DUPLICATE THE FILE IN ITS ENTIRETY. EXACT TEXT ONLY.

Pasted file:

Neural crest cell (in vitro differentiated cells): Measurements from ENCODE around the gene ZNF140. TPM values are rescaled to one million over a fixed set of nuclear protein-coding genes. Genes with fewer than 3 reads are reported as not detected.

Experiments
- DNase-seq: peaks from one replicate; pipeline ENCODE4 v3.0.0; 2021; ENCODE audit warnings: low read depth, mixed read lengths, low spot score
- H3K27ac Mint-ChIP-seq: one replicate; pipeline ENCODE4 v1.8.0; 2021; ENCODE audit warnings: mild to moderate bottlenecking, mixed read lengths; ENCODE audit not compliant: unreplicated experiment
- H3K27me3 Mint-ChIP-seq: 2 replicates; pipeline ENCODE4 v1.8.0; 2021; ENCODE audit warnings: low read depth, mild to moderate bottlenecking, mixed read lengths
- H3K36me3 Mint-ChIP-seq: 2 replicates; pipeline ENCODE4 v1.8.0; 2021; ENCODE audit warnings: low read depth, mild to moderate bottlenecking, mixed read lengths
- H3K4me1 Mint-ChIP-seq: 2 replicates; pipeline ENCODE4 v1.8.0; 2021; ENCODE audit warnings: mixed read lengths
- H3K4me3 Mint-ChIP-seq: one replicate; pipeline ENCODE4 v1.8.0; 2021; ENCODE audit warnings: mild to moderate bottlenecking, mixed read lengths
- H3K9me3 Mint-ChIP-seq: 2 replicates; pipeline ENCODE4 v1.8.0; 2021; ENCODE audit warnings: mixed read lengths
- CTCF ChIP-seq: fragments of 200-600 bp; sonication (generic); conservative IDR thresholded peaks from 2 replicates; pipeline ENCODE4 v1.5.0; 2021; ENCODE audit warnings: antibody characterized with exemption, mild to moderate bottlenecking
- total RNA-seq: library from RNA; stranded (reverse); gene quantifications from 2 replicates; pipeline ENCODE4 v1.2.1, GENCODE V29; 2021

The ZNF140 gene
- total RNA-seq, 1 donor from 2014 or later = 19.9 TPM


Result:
Neural crest cell (in vitro differentiated cells): Measurements from ENCODE around the gene ZNF140. TPM values are rescaled to one million over a fixed set of nuclear protein-coding genes. Genes with fewer than 3 reads are reported as not detected.

Experiments
- DNase-seq: peaks from one replicate; pipeline ENCODE4 v3.0.0; 2021; ENCODE audit warnings: low read depth, mixed read lengths, low spot score
- H3K27ac Mint-ChIP-seq: one replicate; pipeline ENCODE4 v1.8.0; 2021; ENCODE audit warnings: mild to moderate bottlenecking, mixed read lengths; ENCODE audit not compliant: unreplicated experiment
- H3K27me3 Mint-ChIP-seq: 2 replicates; pipeline ENCODE4 v1.8.0; 2021; ENCODE audit warnings: low read depth, mild to moderate bottlenecking, mixed read lengths
- H3K36me3 Mint-ChIP-seq: 2 replicates; pipeline ENCODE4 v1.8.0; 2021; ENCODE audit warnings: low read depth, mild to moderate bottlenecking, mixed read lengths
- H3K4me1 Mint-ChIP-seq: 2 replicates; pipeline ENCODE4 v1.8.0; 2021; ENCODE audit warnings: mixed read lengths
- H3K4me3 Mint-ChIP-seq: one replicate; pipeline ENCODE4 v1.8.0; 2021; ENCODE audit warnings: mild to moderate bottlenecking, mixed read lengths
- H3K9me3 Mint-ChIP-seq: 2 replicates; pipeline ENCODE4 v1.8.0; 2021; ENCODE audit warnings: mixed read lengths
- CTCF ChIP-seq: fragments of 200-600 bp; sonication (generic); conservative IDR thresholded peaks from 2 replicates; pipeline ENCODE4 v1.5.0; 2021; ENCODE audit warnings: antibody characterized with exemption, mild to moderate bottlenecking
- total RNA-seq: library from RNA; stranded (reverse); gene quantifications from 2 replicates; pipeline ENCODE4 v1.2.1, GENCODE V29; 2021

The ZNF140 gene
- total RNA-seq, 1 donor from 2014 or later = 19.9 TPM